LITR 4340 American Immigrant Literature

Lecture Notes

 

 

 

https://asiasociety.org/texas/events/value-immigrants-1882-chinese-exclusion-act-and-us-immigration-today

 

 

Assignments:

 

Vance, Introduction

 

pass out Vance, ch. 9

 

 

 

Pilgrims & Puritans

 

 

 

 

 

Two backgrounds:

 

1. competing scales and natures of traditional and modern communities [tradition / modern]

 

2. class marker: extended childhood

 

 

 

 

 

midterm2 review

 

if turned in by now or soon, return by weekend

 

attitude check: difficult, demanding exams

 

not graded on perfection but on meeting requirements and making progress

 

are we learning? temptation to want praise and congratulations for what we already know

 

old teacher can just teach what taught before and get by

 

but always sensitive to criticism of our discipline from conservatives or scientists: "they just teach them what to think (and reward them for agreeing)"

 

agreed: desire to understand the world, society, and how it works--literary people step out of the world to see it better

 

but danger of just echoing each other, reflexive, fixed attitudes about a world that's always changing--my own sensitivity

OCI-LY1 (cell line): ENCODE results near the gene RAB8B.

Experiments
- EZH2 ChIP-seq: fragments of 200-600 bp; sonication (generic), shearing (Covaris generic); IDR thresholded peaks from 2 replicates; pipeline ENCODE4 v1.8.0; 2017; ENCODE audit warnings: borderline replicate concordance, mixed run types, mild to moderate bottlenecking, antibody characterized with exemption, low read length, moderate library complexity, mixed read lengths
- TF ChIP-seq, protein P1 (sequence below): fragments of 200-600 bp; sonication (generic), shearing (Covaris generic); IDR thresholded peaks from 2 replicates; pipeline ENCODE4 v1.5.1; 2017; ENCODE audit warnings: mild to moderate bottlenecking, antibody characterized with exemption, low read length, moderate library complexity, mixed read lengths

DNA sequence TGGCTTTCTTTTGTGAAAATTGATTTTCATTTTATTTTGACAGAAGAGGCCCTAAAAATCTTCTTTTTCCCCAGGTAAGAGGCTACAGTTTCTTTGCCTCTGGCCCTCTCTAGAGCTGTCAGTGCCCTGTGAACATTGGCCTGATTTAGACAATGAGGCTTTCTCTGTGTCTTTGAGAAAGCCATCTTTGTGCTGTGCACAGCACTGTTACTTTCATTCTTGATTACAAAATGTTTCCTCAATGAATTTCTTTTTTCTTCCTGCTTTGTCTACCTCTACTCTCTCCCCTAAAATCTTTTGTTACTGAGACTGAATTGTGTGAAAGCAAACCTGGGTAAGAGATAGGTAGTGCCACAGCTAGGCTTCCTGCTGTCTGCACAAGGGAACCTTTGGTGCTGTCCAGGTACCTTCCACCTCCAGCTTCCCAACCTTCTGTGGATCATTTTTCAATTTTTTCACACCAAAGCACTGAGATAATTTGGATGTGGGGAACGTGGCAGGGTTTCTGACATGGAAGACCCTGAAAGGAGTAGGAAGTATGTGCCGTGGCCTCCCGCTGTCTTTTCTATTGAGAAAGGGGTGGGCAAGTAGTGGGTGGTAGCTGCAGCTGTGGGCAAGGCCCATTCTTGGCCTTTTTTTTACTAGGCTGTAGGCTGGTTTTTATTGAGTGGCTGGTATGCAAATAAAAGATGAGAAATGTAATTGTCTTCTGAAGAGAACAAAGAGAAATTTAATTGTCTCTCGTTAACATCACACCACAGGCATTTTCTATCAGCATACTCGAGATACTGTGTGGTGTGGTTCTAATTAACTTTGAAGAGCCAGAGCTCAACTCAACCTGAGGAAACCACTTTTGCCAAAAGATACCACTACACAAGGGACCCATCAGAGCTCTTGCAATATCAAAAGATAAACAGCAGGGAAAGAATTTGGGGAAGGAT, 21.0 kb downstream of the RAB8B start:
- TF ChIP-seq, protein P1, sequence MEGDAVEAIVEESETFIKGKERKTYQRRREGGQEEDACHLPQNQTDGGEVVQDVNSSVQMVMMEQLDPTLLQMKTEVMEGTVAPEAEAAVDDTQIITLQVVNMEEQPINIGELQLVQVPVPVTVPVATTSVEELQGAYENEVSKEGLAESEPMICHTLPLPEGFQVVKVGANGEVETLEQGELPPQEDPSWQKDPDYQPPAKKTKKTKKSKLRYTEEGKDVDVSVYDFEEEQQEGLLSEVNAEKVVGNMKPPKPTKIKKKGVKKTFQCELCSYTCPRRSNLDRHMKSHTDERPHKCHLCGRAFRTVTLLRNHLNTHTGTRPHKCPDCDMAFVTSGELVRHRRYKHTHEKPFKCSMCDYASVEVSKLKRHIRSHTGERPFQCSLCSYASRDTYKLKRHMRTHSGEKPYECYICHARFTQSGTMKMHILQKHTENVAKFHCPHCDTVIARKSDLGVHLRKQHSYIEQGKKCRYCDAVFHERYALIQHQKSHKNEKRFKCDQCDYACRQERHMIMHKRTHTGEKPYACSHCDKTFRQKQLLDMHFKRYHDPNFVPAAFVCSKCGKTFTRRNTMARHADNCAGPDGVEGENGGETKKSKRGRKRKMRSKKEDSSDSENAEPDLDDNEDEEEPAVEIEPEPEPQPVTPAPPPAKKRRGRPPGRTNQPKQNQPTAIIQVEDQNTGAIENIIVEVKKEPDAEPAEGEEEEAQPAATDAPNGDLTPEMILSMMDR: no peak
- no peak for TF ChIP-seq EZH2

priorities for students > instructor

 

1. literature as meaning, identity, affirmation (but conflict and resolution in stories)

 

2. > literary devices: much harder to teach, require discipline, training, repetitions

 

3. > literary and cultural history: many literature students prefer literature as "timeless"

 

First priority changes rapidly, attitudes and experiences shift

 

2nd two more permanent, more factual, more of a bedrock of knowledge you can build on

 

 

learning > teaching

 

 

more next week on midterm2

 

welcome to reply to email and grade report

 

 

 

Purposes of teaching dominant culture

 

Objectives

 

larger framework: humans evolve as small communities, us-them, self-other

 

"nation" as largest modern social unit, defined by language, history, ethnicity

 

but problem: USA as "nation of many nations" < immigrant story

 

immigrant story as American Dream: individual starts with nothing, rises to something

 

additional problem: community of individuals?

 

How unify?

 

1. celebrate / respect difference

 

2. assimilate to dominant culture

 

Teachers: which America do we teach?

 

 

Obj. 6b

 

 

> multicultural:

diversifying student population

need for students to identify with historical actors

America not just as glorious triumph but problems, progress

 

> dominant culture

If we don't teach dominant culture to multicultural students, we're denying them the opportunity to learn from the strongest, longest-lasting civilization with the most advanced progress toward equality

+ mechanisms for self-criticism, self-correction

+ dominant culture very attractive all over the world--many oppressed people want to be American (opportunity, political freedom, etc.)